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Comments On This Article
chris said ...

Exactly, what do they seek to achieve. Perhaps they are playing at 'Ostriches'. Putting their head in the sand and thinking every thing is better than it really is. That's certainly how it would appear at Yeovil. Why change any thing when all appears rosey? If the football league condone this approach then let's just watch the lower leagues dissapear whilst officialdom shows its collective backside!
06/10/2009 21:25:12

Taff said ...

If we're including all season-ticket holders in our official figures then presumably our actual crowds are even worse than they already seem? Ye gods...
06/10/2009 22:12:50

Bingham said ...

I have always been interested in football attendances and on Sunday mornings spend considerable time studying such figures. Such aspects as league position and local derbies are of course the more obvious reasons for match attendance sizes but then there are aspects like evening games, away followings of the opposition and how well they are doing, high profile signings,the weather,television programmes etc etc that will affect such figures. I have always wondered whether season ticket sales were counted automatically but if so, wondered further as to which games they applied to. After all, we do see a number of games free if we are a season ticket holder and in theory have not attended those games. Whatever the case I am feeling a little confused by it all and maybe somewhat cheated if not all the teams base their figures on the same criteria. Ideally I would like these numbers to be all about how many people were actually there on the day. But then I will add a final comment from my wife who has just asked me why on earth do they print these figures anyway? They don't do it for athletics, horse racing, tennis, cricket, golf etc.......and she's absolutely right, as usual.
PS. Does the taxman come into the picture in any way?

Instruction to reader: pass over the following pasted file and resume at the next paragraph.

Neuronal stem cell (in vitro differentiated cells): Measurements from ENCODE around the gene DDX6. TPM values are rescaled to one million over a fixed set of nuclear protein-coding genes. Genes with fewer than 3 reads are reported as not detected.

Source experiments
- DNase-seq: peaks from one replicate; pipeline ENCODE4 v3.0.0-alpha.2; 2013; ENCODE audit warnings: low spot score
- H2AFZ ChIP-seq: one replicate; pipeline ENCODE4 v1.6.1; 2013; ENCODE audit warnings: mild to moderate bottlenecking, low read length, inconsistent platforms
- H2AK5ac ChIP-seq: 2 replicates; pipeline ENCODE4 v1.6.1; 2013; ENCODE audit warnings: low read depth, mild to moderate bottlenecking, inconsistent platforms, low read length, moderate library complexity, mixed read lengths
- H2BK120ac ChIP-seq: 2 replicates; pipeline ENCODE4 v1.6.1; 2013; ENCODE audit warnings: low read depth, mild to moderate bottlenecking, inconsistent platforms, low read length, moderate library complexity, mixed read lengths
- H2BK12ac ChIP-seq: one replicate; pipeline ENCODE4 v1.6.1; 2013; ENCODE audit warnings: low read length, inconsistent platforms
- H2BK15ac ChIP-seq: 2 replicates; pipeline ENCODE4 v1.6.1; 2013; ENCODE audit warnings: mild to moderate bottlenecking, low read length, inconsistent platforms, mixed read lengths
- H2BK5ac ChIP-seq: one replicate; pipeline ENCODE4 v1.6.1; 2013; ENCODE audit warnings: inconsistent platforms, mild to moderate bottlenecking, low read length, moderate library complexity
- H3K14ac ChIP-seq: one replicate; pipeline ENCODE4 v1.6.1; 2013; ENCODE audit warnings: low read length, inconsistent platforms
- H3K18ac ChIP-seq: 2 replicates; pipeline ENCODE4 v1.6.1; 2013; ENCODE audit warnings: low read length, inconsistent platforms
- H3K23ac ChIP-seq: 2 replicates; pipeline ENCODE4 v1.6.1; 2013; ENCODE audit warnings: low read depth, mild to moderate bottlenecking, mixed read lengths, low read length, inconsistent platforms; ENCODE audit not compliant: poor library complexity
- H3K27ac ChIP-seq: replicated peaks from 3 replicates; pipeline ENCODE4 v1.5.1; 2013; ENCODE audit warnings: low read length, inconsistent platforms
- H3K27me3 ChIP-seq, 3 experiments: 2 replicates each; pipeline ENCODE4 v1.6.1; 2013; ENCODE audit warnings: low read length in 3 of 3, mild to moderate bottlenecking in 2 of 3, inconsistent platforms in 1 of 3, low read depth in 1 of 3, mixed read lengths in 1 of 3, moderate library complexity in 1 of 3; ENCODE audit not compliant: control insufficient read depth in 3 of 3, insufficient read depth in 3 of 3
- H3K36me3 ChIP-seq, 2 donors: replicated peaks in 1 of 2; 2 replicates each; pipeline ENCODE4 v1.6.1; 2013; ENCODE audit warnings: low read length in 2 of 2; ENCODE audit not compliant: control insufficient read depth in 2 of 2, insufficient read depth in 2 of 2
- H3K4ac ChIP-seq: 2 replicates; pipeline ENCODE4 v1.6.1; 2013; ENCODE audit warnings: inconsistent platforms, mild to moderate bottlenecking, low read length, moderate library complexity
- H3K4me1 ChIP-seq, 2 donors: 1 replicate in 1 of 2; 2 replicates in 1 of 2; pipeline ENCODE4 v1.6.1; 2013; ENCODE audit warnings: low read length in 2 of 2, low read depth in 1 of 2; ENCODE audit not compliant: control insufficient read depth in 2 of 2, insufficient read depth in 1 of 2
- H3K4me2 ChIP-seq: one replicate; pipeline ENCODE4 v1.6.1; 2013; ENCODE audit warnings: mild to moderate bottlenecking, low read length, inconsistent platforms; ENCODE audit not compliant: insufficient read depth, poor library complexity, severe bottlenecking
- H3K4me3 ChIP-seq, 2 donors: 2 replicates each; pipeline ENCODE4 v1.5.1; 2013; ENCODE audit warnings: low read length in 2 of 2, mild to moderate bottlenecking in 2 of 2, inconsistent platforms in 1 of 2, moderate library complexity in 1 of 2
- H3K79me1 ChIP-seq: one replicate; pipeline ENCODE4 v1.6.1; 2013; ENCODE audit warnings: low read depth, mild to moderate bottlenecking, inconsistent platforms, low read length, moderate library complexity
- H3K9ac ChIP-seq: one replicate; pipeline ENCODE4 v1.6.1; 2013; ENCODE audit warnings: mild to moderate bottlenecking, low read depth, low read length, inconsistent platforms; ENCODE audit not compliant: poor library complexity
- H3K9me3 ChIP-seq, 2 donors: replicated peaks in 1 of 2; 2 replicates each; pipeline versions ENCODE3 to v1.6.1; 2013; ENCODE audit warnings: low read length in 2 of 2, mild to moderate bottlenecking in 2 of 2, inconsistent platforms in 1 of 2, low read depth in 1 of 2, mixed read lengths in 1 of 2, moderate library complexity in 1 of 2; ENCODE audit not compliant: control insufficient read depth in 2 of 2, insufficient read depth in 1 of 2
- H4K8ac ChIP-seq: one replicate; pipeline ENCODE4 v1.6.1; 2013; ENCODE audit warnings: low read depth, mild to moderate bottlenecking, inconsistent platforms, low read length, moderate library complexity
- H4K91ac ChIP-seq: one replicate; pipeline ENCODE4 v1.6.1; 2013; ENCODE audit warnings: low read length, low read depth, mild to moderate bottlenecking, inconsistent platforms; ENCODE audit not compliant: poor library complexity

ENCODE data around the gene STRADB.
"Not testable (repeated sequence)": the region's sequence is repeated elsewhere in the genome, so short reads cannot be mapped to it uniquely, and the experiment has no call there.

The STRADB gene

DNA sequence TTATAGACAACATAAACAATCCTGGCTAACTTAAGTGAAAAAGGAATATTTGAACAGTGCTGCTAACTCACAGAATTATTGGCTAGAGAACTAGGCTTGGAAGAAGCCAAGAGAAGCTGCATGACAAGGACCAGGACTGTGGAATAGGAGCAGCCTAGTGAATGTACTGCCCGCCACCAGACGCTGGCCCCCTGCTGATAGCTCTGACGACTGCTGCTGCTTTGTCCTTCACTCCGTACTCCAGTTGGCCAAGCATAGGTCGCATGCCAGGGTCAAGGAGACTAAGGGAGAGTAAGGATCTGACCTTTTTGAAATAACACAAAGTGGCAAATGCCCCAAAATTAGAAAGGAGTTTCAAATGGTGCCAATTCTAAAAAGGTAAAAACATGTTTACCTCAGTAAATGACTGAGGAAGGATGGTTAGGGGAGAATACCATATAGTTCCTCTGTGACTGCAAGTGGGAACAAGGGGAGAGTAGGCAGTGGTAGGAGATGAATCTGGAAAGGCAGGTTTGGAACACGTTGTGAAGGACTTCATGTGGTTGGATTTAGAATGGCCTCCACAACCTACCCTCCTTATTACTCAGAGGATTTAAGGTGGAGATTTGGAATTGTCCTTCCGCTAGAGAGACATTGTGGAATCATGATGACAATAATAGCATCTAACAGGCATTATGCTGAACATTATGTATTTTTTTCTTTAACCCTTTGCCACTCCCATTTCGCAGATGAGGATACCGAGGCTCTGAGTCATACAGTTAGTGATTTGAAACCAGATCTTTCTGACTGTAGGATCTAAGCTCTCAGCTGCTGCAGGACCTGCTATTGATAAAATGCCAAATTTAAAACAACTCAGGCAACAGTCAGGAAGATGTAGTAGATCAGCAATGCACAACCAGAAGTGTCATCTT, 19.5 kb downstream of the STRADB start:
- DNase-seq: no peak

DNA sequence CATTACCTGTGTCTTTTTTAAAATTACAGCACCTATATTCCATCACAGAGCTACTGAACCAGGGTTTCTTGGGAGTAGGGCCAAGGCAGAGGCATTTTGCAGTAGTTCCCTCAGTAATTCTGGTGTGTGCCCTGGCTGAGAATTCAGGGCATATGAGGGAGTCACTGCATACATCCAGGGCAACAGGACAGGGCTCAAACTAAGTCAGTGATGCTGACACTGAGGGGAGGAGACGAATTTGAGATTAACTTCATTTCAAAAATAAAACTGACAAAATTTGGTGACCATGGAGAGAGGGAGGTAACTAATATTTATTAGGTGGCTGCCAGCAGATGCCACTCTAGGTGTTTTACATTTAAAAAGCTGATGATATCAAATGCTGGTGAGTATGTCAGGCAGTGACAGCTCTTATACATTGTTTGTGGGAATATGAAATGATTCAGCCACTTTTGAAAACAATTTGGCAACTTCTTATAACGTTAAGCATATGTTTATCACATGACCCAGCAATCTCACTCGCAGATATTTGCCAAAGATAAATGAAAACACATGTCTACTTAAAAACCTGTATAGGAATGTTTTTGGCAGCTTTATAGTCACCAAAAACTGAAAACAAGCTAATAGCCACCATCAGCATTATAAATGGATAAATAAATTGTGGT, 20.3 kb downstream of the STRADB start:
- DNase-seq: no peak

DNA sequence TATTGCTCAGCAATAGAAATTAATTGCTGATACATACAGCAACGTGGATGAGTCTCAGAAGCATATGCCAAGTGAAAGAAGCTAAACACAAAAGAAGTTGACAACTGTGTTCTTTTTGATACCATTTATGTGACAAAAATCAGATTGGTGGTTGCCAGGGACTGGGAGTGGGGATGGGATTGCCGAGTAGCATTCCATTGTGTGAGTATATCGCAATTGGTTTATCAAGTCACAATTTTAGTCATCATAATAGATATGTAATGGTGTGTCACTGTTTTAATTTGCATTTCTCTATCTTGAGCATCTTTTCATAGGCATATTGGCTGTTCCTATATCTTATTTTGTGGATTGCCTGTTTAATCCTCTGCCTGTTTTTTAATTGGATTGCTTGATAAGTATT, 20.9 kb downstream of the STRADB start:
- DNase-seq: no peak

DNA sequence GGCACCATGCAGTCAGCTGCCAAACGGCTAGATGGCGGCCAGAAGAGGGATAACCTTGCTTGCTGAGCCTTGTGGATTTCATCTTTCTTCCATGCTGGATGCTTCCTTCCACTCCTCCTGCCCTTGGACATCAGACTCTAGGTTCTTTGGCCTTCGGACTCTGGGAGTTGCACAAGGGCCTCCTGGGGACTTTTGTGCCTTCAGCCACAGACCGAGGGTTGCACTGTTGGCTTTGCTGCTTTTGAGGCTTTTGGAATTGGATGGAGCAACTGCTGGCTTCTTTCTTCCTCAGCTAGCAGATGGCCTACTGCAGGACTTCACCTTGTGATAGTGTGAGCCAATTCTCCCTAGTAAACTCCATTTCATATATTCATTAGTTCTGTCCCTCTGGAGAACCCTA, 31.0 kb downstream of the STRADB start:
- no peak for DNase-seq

07/10/2009 08:55:39

Badger said ...

As I understand it, attendances started to be more formally recorded inside football grounds around the 1950s - before that you'd tend to see flat rounded figures such as "10,000" given. In non-league football, Yeovil were one of the front-runners in this in that our programmes began to include our attendances far earlier than many other non-league clubs. I guess we felt our crowds were something to be proud of at that level. I suspect crowd figures were produced partly for kudos, partly for transparency with supporters (if you know how many are coming through the gates then you know roughly how much money is coming in) and partly for safety reasons - clubs needed to know when their grounds were full. But up until the Wimbledon fiasco with Charles Koppel, I'd not heard of a club including people who weren't in the ground as part of their attendance. If we head down this direction then "attendances" will become a nonsense because clubs will be able to manipulate them however they see fit, purely as a PR exercise. Dish out 3,000 tickets to schools and boost your crowds - it won't matter anymore if only 500 of the kids turn up. The "attendance" will at that point become whatever a club wants it to be.

The issue with the taxman and attendances is a bit of an urban myth. Because the taxman is concerned with revenue, and because tickets are complimentaries, kids-for-a-quid, family tickets etc an attendance doesn't tell the taxman a thing. He'll want the gate receipts and in that instance that will be based on the numbers of tickets sold.
07/10/2009 09:49:25

Chris said ...

What happens in the case of something like the Liverpool game? IIRC ticket stubs from two home games against Scunthorpe and Kidderminster were required to gain some preferential status for Liverpool, and these games were 'sold out'. However on the day, there were about 5500 at each of these games, meaning that several thousand had purchased tickets but not attended. We could end up with the farcical situation of our highest "attendance" being a game where only 5000 turned up. In fact we might already have a similar situation - was the game against Leeds *really* our highest ever attendance at Huish Park? It didn't look it from inside the ground, and I laughed when the attendance was announced as 9500. So that might have been the season we started it.
07/10/2009 12:46:31

Gordon said ...

So, if season ticket holders didn't pick-up their tickets for game, and they were subsequently sold (not sure if this still done, but it used to be the practice), then the declared "attendance" could (in theory) be greater than the ground capacity!!

All a bit pointless?!?
07/10/2009 20:55:14